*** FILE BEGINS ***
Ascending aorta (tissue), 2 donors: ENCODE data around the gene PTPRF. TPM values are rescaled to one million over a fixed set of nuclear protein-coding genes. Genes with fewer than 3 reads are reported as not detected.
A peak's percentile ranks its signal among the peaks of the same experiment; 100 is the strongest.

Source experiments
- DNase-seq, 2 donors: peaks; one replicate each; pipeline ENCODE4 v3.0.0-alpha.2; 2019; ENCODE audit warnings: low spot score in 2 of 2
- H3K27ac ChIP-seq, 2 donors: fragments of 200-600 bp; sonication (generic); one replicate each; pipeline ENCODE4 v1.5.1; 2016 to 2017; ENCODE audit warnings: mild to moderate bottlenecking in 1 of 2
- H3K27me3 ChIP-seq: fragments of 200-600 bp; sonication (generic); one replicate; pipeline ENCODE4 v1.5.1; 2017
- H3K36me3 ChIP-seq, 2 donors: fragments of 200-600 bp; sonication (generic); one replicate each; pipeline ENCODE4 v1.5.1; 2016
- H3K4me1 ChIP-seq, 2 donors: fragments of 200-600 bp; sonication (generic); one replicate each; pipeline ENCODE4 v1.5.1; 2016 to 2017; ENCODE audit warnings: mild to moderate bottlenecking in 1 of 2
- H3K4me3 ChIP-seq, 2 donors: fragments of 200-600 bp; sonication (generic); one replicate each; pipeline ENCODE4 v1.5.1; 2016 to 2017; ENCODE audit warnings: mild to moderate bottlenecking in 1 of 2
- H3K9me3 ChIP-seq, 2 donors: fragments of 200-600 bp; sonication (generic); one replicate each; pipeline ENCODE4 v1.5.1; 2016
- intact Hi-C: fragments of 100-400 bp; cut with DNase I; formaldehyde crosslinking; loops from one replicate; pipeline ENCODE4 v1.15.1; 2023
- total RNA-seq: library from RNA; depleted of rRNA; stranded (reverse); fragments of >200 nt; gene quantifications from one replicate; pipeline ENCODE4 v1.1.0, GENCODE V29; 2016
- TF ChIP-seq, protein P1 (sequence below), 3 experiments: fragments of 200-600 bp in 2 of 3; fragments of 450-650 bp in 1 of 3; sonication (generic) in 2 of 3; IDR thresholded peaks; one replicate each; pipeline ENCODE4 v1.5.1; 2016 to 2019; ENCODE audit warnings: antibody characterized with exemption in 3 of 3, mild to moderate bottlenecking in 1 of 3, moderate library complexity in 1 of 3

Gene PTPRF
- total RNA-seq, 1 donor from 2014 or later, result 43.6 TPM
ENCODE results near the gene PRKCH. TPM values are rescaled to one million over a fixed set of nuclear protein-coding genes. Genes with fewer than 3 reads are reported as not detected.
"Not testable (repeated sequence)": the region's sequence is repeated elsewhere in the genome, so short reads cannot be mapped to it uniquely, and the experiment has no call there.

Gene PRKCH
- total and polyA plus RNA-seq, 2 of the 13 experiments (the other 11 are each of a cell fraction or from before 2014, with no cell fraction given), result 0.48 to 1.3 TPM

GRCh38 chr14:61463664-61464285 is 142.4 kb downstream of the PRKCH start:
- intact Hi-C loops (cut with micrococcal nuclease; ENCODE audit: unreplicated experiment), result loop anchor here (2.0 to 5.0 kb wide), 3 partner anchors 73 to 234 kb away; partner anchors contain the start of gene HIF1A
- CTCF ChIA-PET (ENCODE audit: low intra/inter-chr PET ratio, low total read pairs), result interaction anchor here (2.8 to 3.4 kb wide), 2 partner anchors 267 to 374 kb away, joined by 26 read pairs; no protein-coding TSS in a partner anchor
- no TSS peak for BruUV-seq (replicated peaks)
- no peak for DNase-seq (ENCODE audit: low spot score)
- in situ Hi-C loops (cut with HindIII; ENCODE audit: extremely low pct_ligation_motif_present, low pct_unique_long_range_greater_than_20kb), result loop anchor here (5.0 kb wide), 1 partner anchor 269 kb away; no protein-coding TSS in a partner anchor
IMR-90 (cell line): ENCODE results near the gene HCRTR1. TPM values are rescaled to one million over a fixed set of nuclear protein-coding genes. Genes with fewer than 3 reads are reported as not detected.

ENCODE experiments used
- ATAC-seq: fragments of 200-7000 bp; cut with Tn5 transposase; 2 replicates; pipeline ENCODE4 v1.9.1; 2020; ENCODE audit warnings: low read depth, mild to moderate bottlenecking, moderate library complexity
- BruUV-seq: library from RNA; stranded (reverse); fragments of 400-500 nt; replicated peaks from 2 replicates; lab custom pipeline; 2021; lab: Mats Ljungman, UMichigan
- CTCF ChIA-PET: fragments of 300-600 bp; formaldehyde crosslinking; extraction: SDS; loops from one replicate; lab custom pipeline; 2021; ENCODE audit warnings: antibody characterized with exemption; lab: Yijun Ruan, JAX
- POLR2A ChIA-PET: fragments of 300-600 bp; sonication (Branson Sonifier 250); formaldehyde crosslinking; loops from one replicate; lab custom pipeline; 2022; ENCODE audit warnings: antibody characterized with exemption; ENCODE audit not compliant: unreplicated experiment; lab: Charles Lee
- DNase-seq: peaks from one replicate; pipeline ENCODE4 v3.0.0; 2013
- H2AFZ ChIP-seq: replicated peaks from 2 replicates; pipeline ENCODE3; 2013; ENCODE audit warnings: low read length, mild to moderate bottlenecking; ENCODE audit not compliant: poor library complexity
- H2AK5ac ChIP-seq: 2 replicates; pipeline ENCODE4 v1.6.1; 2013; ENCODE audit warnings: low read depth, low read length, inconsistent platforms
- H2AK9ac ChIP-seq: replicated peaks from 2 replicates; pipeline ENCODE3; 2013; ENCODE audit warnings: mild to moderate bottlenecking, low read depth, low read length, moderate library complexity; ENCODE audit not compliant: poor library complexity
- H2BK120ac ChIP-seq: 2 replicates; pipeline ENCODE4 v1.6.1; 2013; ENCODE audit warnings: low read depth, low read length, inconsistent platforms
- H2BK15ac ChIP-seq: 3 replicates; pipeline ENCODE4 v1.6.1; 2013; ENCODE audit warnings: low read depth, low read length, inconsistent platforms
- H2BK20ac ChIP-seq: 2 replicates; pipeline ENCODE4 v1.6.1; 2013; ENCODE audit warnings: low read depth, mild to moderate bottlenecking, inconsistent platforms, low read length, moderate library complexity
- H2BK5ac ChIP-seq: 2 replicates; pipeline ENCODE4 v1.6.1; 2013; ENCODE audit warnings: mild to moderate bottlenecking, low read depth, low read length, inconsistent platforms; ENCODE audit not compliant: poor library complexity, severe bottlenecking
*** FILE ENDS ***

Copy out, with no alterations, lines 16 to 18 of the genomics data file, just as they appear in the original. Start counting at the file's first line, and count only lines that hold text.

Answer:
ENCODE results near the gene PRKCH. TPM values are rescaled to one million over a fixed set of nuclear protein-coding genes. Genes with fewer than 3 reads are reported as not detected.
"Not testable (repeated sequence)": the region's sequence is repeated elsewhere in the genome, so short reads cannot be mapped to it uniquely, and the experiment has no call there.

Gene PRKCH